Understand Arrays.asList vs new ArrayList( Arrays.asList )

This tutorial covers difference between Arrays.asList() and new ArrayList(Arrays.asList) with the help of examples.

Understanding Arrays.asList(array)

The Arrays provides static utility methods, which are useful to perform various operations on java arrays. We can use Arrays#asList method to create a List instance from an Array.

Before we move ahead, the next snippet shows how to create a list from array using asList method.

String[] stringArray = {"a", "b", "c"}; List<String> stringList = Arrays.asList(stringArray);
Code language: Java (java)

However, the asList method does not convert array, neither it copies elements.

Creates a List Wrapper for Arrays

The method only creates a List wrapper upon the underlying array. Because of which, both the array and the newly created list continue to refer to the exact same elements. That is why, no elements are copied when we use asList method.

Size of the list is Fixed

The arrays have a fixed size, which is specified at the time of creation. Hence, as the newly created list is just a wrapper on that array, the list also follows the fixed size rule.

When we try to add an element into the list, we get UnsupportedOperationException.

List<String> stringList = Arrays.asList(stringArray); stringList.add("d");
Code language: Java (java)

Modifying one modifies the other

We can not add more elements to the list, however we can modify existing elements. As both Array and List refer to the same elements, when we modify elements in one of them, it modifies both.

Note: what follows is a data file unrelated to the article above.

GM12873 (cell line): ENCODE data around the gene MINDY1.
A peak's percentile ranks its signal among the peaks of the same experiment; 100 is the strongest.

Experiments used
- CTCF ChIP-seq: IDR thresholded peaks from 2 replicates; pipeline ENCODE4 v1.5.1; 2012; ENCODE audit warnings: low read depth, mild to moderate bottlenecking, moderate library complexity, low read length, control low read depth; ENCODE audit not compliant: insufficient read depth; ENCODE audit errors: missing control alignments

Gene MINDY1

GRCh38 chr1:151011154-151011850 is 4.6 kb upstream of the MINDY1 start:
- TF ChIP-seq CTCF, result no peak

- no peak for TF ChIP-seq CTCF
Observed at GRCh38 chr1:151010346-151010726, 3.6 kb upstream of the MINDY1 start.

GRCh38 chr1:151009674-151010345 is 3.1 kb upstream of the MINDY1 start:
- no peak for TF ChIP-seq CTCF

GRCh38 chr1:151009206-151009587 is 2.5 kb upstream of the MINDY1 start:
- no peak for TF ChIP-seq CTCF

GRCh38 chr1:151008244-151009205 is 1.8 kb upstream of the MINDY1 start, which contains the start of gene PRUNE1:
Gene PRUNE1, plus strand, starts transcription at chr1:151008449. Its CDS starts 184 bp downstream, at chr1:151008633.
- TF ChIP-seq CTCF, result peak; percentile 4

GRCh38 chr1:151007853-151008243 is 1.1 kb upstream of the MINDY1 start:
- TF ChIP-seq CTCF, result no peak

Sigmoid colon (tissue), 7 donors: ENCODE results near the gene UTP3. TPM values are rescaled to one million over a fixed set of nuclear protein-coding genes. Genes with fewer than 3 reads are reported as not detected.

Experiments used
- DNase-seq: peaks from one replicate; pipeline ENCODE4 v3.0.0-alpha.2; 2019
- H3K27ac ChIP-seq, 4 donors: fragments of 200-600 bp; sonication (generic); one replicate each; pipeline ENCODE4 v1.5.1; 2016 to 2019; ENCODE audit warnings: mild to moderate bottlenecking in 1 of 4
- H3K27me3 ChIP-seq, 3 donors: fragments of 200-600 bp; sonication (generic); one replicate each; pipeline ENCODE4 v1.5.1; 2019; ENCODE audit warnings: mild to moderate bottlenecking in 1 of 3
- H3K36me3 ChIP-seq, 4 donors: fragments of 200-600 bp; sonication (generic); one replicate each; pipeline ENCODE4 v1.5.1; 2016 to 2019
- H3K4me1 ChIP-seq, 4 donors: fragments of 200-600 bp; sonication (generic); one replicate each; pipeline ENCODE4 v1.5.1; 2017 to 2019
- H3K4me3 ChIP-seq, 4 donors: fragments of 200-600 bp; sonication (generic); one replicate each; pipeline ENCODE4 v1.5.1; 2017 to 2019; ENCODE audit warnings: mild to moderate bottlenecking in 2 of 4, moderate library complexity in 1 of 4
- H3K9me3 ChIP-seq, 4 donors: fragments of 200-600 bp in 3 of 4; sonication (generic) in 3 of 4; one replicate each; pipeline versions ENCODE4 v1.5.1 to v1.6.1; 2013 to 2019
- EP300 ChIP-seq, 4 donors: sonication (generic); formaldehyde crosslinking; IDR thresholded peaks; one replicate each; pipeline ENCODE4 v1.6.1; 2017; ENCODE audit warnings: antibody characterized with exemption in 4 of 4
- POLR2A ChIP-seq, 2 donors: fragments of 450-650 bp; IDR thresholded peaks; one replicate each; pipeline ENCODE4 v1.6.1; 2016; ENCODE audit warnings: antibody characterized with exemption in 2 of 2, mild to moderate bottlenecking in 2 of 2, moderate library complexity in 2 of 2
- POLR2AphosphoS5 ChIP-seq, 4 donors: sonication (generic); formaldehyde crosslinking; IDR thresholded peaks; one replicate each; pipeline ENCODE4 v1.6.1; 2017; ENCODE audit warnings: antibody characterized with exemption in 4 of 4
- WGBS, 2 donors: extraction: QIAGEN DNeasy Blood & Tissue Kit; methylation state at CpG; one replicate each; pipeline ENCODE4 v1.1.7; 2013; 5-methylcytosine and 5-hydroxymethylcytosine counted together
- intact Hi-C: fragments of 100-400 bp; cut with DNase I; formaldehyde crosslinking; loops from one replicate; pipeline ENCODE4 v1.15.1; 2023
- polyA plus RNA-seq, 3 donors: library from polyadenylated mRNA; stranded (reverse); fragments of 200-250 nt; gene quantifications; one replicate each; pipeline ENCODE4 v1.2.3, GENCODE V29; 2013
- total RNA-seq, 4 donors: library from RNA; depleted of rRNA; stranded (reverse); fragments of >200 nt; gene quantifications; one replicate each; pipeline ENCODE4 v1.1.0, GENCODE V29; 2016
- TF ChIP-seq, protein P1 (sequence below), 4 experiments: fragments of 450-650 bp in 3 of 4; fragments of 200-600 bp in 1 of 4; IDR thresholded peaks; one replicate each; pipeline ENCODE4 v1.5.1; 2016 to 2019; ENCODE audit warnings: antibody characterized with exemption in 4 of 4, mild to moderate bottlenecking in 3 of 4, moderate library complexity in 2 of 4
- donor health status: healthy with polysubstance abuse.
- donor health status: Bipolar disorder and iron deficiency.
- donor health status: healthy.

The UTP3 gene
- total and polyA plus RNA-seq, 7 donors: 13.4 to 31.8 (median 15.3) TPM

String[] stringArray = {"a", "b", "c"}; List<String> stringList = Arrays.asList(stringArray); stringArray[1] = "B"; System.out.println(stringList);
Code language: JavaScript (javascript)

As expected the output it prints shows the second element is changed in the list as well.

[a, B, c]

Understanding new ArrayList(Arrays.asList(array))

We can also convert an array to a list using ArrayList Constructor.

String[] stringArray = {"a", "b", "c"}; List<String> stringList = new ArrayList<>(Arrays.asList(stringArray));
Code language: Java (java)

A version constructor of ArrayList can accept a Collection implementation and create new ArrayList containing a copy of the elements from the collection.

Physically Copies the Elements

In the example above, we are passing a list wrapper to the ArrayList constructor. However, the constructor actually copies all the elements and creates a new Arraylist. Unlike the Arrays.asList, using constructor the elements are copied.

List can Grow and be Modified Independently

Once the list is created, we can add more elements into it.

List<String> stringList = new ArrayList<>(Arrays.asList(stringArray)); stringList.add("d");
Code language: Java (java)

Also, we can modify elements in the array, or in the list without changing each other.

In the next example, we are modifying array and list differently.

String[] stringArray = {"a", "b", "c"}; List<String> stringList = new ArrayList<>(Arrays.asList(stringArray)); stringArray[1] = "q"; stringList.add(1, "z");
Code language: Java (java)

If we print both array and list, we get

stringArray -> [a, q, c]
stringList -> [a, z, b, c]

Summary

In this short tutorial, we understood the Difference between Arrays.asList(array) and new ArrayList(Arrays.asList(array) methods.

With the help of practical examples, we understood that the list created by the first one is of a fixed size and refer to the same elements as that of array. On the other hand, the list created by the later one, contains copy of all the elements from the array.

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